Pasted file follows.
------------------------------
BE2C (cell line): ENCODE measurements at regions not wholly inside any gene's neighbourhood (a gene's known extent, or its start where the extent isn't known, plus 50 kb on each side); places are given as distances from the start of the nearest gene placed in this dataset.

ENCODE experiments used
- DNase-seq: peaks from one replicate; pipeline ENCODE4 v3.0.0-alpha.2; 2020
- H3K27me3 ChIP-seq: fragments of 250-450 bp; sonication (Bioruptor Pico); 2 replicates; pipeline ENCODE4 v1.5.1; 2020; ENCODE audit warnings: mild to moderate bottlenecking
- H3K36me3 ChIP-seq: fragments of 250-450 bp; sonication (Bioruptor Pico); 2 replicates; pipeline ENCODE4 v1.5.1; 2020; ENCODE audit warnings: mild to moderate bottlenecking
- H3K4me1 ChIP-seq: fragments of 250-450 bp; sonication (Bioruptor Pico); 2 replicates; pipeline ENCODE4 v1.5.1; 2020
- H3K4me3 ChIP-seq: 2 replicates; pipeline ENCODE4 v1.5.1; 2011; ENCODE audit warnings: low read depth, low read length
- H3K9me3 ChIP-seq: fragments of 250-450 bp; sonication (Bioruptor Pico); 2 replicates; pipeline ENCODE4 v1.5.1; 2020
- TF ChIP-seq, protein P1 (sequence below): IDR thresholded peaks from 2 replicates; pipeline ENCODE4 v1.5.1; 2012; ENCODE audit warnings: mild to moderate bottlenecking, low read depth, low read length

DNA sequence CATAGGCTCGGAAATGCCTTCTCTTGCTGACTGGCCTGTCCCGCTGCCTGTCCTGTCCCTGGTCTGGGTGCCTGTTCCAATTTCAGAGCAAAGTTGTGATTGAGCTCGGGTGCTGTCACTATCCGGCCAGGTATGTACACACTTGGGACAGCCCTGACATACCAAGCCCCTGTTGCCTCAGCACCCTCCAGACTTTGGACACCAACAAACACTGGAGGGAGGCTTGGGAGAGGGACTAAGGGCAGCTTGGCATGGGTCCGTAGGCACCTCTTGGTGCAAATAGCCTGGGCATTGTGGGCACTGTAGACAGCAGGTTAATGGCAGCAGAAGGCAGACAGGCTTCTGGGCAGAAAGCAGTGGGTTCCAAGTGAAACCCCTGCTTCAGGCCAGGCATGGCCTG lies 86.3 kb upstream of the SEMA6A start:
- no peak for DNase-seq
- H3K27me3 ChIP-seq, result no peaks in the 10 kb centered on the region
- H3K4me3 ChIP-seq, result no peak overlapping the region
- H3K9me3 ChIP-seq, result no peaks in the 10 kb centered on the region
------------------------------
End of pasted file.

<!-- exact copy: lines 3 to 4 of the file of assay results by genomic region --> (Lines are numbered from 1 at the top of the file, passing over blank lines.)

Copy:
- DNase-seq: peaks from one replicate; pipeline ENCODE4 v3.0.0-alpha.2; 2020
- H3K27me3 ChIP-seq: fragments of 250-450 bp; sonication (Bioruptor Pico); 2 replicates; pipeline ENCODE4 v1.5.1; 2020; ENCODE audit warnings: mild to moderate bottlenecking